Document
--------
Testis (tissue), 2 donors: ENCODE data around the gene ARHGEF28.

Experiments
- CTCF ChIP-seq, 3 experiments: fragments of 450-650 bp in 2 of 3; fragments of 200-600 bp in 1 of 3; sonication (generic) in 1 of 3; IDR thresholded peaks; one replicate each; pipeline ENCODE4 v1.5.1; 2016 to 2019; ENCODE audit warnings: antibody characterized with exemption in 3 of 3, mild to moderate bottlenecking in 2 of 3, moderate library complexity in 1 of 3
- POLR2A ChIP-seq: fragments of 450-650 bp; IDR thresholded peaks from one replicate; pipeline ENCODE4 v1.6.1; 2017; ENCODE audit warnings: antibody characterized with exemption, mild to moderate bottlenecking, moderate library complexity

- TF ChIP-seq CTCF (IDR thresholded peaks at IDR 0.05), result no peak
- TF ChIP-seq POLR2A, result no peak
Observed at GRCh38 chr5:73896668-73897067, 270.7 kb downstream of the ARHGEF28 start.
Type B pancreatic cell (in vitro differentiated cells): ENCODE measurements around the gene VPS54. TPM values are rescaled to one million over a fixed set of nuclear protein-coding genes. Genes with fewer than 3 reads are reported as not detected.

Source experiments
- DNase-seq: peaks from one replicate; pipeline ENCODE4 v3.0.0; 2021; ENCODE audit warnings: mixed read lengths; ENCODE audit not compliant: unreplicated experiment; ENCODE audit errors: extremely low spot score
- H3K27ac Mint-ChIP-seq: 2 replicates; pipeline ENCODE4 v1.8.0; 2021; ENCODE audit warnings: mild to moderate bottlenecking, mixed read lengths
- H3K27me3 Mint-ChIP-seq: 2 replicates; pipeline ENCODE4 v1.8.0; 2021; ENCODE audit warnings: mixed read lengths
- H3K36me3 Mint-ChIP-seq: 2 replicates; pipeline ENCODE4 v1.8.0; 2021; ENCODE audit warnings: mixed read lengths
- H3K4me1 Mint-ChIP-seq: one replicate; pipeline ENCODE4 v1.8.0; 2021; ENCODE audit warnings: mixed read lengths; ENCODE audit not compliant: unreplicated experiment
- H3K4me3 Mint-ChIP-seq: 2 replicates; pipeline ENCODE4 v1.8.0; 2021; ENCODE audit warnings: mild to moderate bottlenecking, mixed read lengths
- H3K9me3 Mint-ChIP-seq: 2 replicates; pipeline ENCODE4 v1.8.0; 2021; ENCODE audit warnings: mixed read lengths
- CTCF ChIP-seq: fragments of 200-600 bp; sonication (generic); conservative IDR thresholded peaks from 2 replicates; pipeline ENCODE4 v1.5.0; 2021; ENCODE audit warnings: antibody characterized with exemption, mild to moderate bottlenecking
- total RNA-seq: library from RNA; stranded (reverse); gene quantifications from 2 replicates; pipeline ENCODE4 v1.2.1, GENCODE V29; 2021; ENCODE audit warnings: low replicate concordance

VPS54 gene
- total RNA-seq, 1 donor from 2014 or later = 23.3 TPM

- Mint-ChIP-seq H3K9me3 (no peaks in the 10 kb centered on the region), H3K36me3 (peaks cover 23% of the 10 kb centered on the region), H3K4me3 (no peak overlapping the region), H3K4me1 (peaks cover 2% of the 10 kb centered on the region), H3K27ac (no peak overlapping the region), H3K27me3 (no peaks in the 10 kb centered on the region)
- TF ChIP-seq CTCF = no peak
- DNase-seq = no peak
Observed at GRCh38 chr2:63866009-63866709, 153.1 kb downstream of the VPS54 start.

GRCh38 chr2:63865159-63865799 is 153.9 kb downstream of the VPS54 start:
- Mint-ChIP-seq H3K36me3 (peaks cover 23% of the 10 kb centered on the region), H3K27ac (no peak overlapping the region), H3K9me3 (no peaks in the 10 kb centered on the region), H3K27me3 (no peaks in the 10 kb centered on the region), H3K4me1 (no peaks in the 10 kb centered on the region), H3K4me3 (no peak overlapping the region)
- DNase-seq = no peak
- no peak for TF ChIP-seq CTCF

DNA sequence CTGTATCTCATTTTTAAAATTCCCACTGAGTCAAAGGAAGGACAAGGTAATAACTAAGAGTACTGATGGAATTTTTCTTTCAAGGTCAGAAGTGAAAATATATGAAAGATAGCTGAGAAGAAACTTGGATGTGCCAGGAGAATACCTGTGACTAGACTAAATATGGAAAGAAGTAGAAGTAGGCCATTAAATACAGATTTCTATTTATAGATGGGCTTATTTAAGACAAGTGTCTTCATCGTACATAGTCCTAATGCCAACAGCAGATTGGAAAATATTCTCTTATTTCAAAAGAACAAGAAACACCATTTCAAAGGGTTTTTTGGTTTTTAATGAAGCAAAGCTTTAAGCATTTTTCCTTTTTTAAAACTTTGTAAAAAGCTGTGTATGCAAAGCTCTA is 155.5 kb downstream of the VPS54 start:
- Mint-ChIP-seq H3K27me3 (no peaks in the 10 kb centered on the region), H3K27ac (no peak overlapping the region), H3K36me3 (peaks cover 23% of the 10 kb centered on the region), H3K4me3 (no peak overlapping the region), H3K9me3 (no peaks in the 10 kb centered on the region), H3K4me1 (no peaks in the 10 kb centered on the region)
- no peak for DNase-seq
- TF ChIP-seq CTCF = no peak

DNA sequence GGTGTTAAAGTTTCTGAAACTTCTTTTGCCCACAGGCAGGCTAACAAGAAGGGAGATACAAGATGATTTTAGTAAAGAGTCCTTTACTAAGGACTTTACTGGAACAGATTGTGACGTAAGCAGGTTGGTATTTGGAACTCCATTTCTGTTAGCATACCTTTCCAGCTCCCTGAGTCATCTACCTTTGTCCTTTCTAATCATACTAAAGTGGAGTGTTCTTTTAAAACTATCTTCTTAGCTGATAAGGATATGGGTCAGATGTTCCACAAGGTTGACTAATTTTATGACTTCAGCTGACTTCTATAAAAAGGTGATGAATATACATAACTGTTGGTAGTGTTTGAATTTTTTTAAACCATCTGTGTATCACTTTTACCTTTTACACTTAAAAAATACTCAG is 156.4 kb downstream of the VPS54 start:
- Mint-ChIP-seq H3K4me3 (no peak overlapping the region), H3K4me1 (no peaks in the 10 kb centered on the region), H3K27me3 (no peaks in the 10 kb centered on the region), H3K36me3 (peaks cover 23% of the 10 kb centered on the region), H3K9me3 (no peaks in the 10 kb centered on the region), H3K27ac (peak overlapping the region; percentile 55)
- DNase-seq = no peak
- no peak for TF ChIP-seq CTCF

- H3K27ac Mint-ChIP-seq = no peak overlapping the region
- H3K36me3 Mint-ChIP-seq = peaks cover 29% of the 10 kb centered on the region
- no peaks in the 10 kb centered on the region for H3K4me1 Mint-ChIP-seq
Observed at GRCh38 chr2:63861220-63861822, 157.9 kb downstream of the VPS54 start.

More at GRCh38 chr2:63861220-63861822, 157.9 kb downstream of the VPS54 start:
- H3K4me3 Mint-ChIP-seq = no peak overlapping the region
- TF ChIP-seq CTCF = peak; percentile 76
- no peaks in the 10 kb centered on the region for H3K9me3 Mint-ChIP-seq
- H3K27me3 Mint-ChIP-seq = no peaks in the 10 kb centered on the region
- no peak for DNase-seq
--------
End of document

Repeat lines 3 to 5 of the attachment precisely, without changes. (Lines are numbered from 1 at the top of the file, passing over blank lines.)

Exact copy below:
- CTCF ChIP-seq, 3 experiments: fragments of 450-650 bp in 2 of 3; fragments of 200-600 bp in 1 of 3; sonication (generic) in 1 of 3; IDR thresholded peaks; one replicate each; pipeline ENCODE4 v1.5.1; 2016 to 2019; ENCODE audit warnings: antibody characterized with exemption in 3 of 3, mild to moderate bottlenecking in 2 of 3, moderate library complexity in 1 of 3
- POLR2A ChIP-seq: fragments of 450-650 bp; IDR thresholded peaks from one replicate; pipeline ENCODE4 v1.6.1; 2017; ENCODE audit warnings: antibody characterized with exemption, mild to moderate bottlenecking, moderate library complexity

- TF ChIP-seq CTCF (IDR thresholded peaks at IDR 0.05), result no peak